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#28

Pete Enns new book (How the Bible Works) appears to argue that wisdom is what the Bible is actually about. When we play off ‘wisdom’ (which as you say involves “insight into the meaning of experience”) and ‘revelation,’ how then do we decide what claims of revelatory truths we will affirm without wisdom playing the pivotal role in that decision?

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#29

Bob, I agree. I think that this is what the three/fourfold witness is about. They saw it, we see it, and the heart and mind testify to it. As it is said, hindsight is 20/20. In a way, the writers of the Bible are the hindsight, thereby giving us foresight.

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#30

Enns has certainly been a help to me in my reading to this point; his latest work though is where he and I part ways, at least partially. I have not given up hope that Truth is more than ‘what appeals to me’ or ‘what enables me to live a larger life’ or even ‘what leads to flourishing’ - though Truth might very well do that.
Feelings are good; they may or may not relate to Truth with a capital ‘T’.
Are you entirely with Enns’ reasoning in his latest work?
Note: I know this is repetitive for you, since I have read (and somewhat agreed with) your well-written paper Reasons to Follow Jesus - An Apologetic

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#31

Dave, I’m only in the middle of Enns’ new book, so I can’t fully critique it.
Though I have not heard him to argue that truth always accords with what appeals to me, or with our feelings. Wisdom would often argue go contrary to that.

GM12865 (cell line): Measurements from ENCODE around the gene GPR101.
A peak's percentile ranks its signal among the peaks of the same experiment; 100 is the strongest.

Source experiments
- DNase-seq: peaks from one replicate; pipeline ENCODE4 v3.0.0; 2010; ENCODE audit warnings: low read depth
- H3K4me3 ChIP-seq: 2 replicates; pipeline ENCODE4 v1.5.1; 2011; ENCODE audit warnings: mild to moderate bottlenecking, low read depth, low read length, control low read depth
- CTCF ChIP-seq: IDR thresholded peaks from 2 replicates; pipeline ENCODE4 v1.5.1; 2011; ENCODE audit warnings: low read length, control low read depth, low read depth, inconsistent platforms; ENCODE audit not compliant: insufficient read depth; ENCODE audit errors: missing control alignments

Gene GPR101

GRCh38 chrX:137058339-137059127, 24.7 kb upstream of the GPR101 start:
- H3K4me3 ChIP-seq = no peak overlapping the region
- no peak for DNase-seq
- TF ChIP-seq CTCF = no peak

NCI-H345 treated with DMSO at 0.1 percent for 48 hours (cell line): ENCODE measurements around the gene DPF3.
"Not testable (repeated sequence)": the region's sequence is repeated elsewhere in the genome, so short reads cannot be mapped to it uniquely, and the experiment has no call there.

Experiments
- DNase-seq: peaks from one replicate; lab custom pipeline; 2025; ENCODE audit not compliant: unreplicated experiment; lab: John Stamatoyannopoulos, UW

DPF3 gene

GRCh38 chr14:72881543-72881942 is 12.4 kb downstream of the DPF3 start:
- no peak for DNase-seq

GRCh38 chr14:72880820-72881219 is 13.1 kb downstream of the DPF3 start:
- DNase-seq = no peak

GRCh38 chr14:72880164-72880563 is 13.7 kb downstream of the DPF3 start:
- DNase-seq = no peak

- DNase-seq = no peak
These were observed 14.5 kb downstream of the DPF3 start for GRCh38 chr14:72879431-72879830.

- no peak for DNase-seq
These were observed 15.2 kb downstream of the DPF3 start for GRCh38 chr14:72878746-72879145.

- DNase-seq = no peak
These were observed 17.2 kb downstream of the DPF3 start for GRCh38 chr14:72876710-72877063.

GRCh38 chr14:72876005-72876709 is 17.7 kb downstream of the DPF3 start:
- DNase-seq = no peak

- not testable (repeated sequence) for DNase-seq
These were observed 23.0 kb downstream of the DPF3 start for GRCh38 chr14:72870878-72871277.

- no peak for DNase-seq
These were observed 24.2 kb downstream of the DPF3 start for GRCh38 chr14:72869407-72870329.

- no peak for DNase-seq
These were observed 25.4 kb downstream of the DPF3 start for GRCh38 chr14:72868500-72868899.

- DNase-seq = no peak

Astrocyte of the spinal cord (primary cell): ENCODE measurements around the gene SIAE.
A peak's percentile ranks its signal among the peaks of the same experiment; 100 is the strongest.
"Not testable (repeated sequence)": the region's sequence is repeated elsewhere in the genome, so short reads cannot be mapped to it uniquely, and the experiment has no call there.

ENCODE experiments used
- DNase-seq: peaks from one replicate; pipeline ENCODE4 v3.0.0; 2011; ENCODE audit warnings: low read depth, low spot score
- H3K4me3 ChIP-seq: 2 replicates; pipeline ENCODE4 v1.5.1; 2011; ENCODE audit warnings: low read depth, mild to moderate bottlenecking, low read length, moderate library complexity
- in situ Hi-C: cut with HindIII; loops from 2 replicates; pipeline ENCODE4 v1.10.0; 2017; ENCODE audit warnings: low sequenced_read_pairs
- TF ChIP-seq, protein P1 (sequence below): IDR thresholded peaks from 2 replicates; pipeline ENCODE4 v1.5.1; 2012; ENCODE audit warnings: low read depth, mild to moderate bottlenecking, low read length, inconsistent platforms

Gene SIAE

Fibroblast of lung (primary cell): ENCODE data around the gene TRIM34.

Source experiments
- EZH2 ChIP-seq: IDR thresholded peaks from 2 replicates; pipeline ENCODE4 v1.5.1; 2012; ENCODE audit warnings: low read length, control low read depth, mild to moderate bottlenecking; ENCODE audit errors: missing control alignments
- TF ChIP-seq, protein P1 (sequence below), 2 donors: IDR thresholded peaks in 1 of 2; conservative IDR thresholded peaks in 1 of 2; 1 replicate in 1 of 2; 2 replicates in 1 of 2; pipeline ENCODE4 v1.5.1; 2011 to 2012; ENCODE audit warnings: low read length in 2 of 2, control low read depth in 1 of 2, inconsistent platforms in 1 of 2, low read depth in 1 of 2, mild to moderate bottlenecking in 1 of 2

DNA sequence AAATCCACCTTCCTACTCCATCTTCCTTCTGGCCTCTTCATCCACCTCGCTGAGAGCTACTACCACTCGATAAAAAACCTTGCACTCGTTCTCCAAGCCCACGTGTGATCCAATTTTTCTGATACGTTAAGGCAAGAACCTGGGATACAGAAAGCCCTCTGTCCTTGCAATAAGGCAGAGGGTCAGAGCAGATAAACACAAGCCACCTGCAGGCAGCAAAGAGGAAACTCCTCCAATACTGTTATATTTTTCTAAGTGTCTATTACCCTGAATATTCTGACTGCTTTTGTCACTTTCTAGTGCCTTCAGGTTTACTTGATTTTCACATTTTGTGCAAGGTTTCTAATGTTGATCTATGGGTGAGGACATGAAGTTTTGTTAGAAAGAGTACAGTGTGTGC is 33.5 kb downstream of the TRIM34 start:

But my question to you was what your alternative means of deciding what is true or revelatory is. As Enns last book affirms, we all vainly wish we had a way to gain ‘certainty.’ But I don’t see how to argue that finding Truth is inconsistent with evaluating things like ‘what leads to flourishing,’ what makes sense to us, and what accords with various human ways of ascertaining values, knowing, and wisdom. What is the alternative way to know what claims to truth to accept?

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#32

Dave, I certainly don’t think that mean anything by this statement, so don’t be offended. But the way it sounds to me is exactly what many back in the day believed. And some of this attitude even persists today; that those who study the Bible know more than just normal everyday people. We can’t possibly think for ourselves. We need to be told how it is by scholars who know better. However, I don’t believe this is true. On the contrary, a lot of the scholars seem to have no common sense.

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#33

Well they certainly don’t know LESS, do they? Say I studied history - would I not know more than “normal people” ? Of course people who read the bible thus know more than those who don’t, about the bible and what God has been doing through history, and about immortality and the life to come, about the Holy Spirit indwelling repentant believers, about the Suffering Servant, prophecy fulfilled, the Love of God above all else. How would your ‘normal’ person know those things? Guesswork? Watching TV? Playing video games?
‘Back in the day’? You have truly lost me there, LLC. Sorry.

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#34

It’s probably much easier…for folks to get a handle, on my Z-Hell ( 1, 2, 3) - end-times theology…then LLC’s theology. And for the record, I have hung around with clergy from Lutheranism, Anglicanism, Quakerism, Roman Catholicism, Eastern Orthodoxy and community churches. So I have learned, a “little bit” - about theology and the bible.